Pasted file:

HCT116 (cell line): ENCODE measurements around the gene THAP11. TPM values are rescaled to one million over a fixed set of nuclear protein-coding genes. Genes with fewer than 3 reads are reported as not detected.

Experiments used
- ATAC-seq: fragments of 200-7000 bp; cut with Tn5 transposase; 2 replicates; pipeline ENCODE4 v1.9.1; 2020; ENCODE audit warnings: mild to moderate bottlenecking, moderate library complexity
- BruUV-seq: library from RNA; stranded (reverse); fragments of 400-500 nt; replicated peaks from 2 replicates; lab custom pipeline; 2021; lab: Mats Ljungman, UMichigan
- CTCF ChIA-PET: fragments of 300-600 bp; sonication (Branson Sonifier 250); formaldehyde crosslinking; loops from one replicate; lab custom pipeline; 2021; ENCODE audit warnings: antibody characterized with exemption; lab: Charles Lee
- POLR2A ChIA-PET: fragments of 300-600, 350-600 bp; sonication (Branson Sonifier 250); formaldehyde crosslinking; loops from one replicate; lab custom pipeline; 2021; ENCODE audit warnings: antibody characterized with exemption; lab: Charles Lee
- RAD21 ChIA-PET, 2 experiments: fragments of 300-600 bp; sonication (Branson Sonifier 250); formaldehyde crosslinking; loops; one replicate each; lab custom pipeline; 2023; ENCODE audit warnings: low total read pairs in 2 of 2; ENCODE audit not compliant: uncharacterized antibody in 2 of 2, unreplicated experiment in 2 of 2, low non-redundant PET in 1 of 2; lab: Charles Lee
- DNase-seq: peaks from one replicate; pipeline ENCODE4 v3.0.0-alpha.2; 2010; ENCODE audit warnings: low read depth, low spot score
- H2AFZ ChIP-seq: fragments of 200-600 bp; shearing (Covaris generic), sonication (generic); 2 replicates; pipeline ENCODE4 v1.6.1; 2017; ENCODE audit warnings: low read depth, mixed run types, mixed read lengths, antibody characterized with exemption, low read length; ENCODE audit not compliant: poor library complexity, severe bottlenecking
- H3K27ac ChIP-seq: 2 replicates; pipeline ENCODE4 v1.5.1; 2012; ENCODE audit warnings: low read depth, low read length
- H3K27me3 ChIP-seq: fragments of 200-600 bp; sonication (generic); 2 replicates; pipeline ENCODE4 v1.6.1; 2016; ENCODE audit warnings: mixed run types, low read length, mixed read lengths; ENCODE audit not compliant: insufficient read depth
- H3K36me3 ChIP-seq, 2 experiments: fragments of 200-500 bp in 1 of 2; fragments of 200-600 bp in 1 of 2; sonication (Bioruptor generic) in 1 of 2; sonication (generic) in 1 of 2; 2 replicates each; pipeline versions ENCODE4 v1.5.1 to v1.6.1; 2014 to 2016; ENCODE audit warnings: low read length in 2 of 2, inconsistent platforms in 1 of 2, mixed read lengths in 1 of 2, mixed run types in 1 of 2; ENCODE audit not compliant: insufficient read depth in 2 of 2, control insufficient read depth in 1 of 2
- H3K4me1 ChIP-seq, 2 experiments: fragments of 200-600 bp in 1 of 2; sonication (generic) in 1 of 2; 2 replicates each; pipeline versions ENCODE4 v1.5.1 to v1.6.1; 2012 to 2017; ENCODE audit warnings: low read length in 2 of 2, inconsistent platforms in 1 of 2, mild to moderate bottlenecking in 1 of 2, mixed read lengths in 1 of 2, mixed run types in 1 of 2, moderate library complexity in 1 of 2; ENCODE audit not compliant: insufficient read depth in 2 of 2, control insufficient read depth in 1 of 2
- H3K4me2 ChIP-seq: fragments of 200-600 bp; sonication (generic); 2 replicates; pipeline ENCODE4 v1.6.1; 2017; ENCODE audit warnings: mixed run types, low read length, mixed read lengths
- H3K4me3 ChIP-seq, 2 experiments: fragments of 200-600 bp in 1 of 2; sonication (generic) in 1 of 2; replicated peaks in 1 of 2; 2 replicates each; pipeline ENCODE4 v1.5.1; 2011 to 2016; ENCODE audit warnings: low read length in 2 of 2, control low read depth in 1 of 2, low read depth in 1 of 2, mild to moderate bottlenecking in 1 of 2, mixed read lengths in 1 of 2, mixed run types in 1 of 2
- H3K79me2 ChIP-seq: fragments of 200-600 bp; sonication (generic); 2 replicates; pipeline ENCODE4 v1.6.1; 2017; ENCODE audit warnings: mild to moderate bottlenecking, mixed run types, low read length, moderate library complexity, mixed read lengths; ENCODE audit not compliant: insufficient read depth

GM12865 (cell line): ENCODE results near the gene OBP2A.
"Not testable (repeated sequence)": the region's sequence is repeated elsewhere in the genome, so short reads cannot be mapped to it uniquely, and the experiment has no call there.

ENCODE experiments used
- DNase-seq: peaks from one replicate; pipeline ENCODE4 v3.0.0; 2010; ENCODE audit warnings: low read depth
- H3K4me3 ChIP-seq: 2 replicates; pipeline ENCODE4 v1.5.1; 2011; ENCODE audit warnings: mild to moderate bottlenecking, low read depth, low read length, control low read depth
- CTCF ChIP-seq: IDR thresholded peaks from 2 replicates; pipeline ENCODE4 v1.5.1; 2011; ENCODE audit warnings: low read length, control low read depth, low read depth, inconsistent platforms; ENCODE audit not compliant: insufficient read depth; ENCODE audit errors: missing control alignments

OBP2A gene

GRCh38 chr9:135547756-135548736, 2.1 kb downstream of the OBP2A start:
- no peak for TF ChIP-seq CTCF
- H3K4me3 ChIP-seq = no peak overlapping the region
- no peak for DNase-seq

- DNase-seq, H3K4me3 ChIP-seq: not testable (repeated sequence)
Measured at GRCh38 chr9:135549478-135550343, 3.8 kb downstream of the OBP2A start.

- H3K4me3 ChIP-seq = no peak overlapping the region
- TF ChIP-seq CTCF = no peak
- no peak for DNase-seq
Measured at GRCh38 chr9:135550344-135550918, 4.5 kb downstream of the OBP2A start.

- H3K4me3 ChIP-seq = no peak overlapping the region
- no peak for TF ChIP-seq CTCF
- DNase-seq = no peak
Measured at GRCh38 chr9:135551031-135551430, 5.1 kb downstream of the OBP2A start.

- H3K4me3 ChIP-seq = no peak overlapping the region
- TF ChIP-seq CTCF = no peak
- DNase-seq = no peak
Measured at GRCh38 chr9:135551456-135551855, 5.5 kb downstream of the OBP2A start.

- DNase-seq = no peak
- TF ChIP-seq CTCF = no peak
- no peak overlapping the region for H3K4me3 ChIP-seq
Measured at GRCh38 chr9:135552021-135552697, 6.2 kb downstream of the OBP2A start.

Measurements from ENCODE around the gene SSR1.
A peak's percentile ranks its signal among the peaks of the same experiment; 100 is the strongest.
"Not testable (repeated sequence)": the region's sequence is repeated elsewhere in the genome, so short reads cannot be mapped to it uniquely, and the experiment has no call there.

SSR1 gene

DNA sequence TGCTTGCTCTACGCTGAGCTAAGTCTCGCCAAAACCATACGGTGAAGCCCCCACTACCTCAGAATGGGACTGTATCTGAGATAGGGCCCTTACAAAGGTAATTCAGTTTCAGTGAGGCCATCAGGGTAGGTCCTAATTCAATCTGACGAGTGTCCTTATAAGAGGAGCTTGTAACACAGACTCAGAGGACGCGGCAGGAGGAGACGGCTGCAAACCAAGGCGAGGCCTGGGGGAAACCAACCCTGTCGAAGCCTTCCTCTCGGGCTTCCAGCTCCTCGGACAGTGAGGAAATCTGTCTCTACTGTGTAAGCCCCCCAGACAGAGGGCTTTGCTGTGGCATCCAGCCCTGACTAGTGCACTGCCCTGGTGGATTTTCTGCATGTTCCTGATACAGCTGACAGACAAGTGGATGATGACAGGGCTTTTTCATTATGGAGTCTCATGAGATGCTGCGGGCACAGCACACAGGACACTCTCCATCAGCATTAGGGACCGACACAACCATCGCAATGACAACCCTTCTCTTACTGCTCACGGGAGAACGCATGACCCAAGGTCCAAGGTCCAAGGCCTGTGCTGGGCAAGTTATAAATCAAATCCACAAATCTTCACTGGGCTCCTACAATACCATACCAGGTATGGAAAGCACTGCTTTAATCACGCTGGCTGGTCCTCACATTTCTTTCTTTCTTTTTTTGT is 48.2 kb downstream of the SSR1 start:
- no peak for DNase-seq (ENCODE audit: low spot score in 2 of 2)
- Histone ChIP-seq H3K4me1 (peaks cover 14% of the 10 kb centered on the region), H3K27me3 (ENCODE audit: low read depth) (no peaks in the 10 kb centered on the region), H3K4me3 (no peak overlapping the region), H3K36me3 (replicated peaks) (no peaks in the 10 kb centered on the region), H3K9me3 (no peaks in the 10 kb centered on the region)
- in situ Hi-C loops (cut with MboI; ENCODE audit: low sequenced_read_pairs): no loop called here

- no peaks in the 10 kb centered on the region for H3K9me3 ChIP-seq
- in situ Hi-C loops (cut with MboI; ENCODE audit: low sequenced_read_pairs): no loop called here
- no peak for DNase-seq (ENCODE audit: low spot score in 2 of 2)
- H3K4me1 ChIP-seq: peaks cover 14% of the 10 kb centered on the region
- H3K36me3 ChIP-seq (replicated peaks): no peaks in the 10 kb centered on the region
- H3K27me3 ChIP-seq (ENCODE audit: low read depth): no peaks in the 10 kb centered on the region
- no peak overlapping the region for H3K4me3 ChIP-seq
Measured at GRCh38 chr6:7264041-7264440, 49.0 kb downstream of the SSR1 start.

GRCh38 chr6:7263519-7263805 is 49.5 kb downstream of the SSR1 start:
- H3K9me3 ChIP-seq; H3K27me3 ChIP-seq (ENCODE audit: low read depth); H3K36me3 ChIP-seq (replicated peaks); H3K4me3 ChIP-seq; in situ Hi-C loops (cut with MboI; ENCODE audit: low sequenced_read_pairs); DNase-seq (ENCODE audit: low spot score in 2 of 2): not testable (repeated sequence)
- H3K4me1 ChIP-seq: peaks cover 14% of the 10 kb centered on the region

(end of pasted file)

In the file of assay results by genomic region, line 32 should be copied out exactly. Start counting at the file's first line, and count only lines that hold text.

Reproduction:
- no peak for DNase-seq